The world's first wiki where authorship really matters (Nature Genetics, 2008). Due credit and reputation for authors. Imagine a global collaborative knowledge base for original thoughts. Search thousands of articles and collaborate with scientists around the globe.

wikigene or wiki gene protein drug chemical gene disease author authorship tracking collaborative publishing evolutionary knowledge reputation system wiki2.0 global collaboration genes proteins drugs chemicals diseases compound
Hoffmann, R. A wiki for the life sciences where authorship matters. Nature Genetics (2008)

Comparative kinetic studies of the copolymerization of cyclohexene oxide and propylene oxide with carbon dioxide in the presence of chromium salen derivatives. In situ FTIR measurements of copolymer vs cyclic carbonate production.

The catalysis of the reaction of carbon dioxide with epoxides (cyclohexene oxide or propylene oxide) using the (salen)Cr(III)Cl complex as catalyst, where H(2)salen = N,N'-bis(3,5-di-tert-butylsalicylidene)-1,2-cyclohexenediimine (1), to provide copolymer and cyclic carbonate has been investigated by in situ infrared spectroscopy. As previously demonstrated for the cyclohexene oxide/CO(2) reaction in the presence of complex 1, coupling of propylene oxide and carbon dioxide was found to occur by way of a pathway first-order in catalyst concentration. Unlike the cyclohexene oxide/carbon dioxide reaction catalyzed by complex 1, which affords completely alternating copolymer and only small quantities of trans-cyclic cyclohexyl carbonate, under similar conditions propylene oxide/carbon dioxide produces mostly cyclic propylene carbonate. Comparative kinetic measurements were performed as a function of reaction temperature to assess the activation barrier for production of cyclic carbonates and polycarbonates for the two different classes of epoxides, i.e., alicyclic (cyclohexene oxide) and aliphatic (propylene oxide). As anticipated in both instances the unimolecular pathway for cyclic carbonate formation has a larger energy of activation than the bimolecular enchainment pathway. That is, the energies of activation determined for cyclic propylene carbonate and poly(propylene carbonate) formation were 100.5 and 67.6 kJ.mol(-1), respectively, compared to the corresponding values for cyclic cyclohexyl carbonate and poly(cyclohexylene carbonate) production of 133 and 46.9 kJ.mol(-1). The small energy difference in the two concurrent reactions for the propylene oxide/CO(2) process (33 kJ.mol(-1)) accounts for the large quantity of cyclic carbonate produced at elevated temperatures in this instance.[1]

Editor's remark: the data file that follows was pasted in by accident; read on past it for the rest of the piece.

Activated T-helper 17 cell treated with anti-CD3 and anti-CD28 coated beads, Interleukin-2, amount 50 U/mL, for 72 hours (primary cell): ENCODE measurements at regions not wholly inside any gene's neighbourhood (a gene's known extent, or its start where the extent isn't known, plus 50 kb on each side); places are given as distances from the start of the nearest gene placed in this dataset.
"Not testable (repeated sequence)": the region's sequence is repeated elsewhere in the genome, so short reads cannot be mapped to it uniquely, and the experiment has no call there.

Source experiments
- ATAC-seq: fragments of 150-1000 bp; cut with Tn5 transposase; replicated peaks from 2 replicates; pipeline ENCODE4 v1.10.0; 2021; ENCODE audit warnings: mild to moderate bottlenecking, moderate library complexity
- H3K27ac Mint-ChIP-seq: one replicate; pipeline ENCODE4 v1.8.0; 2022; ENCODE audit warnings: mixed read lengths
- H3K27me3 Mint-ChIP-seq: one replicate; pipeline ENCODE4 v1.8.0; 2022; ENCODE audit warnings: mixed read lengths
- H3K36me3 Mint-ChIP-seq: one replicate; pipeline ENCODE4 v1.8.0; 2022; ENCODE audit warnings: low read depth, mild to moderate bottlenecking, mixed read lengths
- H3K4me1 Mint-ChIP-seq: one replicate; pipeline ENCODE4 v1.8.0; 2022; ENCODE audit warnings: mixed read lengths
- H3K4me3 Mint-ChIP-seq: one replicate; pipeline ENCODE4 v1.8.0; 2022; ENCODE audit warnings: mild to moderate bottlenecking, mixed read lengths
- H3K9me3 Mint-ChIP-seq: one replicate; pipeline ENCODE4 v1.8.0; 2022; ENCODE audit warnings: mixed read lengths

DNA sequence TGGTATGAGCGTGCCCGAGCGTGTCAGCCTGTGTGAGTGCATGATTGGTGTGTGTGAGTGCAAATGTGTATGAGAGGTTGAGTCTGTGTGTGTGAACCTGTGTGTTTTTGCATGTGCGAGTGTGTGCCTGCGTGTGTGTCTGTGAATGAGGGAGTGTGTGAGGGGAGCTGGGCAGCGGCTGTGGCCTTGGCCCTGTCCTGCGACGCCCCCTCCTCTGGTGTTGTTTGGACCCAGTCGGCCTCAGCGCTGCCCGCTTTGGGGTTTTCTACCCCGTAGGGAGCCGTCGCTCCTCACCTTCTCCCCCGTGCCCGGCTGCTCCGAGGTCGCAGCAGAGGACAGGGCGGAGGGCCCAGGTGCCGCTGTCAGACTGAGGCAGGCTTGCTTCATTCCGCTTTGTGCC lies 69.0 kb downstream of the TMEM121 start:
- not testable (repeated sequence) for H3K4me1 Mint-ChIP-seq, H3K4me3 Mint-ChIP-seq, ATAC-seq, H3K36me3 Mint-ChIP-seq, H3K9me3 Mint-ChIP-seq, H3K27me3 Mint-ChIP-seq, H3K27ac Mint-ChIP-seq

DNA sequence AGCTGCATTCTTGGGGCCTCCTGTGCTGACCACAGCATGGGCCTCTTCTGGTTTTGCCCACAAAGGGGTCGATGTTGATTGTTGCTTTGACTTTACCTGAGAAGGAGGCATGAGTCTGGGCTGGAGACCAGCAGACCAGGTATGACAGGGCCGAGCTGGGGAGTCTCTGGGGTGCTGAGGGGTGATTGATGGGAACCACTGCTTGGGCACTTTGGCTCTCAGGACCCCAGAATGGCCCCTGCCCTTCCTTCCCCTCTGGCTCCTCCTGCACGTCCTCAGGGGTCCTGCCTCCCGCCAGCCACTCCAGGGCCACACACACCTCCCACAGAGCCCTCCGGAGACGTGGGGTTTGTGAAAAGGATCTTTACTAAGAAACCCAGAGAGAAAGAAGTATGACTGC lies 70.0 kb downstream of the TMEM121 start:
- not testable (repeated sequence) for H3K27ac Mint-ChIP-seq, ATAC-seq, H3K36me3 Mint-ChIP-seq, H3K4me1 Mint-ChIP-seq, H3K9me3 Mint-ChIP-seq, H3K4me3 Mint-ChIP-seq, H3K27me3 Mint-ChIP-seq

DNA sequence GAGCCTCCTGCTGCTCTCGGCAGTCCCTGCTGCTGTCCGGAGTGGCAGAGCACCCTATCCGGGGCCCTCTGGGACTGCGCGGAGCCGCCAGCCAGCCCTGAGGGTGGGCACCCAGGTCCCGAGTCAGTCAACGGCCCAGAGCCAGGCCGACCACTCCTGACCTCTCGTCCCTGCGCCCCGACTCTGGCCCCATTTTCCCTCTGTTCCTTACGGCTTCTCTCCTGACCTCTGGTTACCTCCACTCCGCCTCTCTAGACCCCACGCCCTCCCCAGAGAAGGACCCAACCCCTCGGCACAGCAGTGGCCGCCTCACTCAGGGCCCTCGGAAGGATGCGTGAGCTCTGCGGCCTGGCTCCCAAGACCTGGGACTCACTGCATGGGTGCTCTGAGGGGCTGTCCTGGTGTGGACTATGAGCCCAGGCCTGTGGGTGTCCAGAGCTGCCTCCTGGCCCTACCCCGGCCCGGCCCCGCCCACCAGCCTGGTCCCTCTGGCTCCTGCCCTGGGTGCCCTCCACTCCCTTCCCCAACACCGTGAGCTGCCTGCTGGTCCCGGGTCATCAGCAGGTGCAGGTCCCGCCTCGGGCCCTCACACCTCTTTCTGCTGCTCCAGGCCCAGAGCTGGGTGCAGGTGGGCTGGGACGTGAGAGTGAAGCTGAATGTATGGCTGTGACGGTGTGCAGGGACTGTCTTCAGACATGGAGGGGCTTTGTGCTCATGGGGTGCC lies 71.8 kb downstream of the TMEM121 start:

WikiGenes - Universities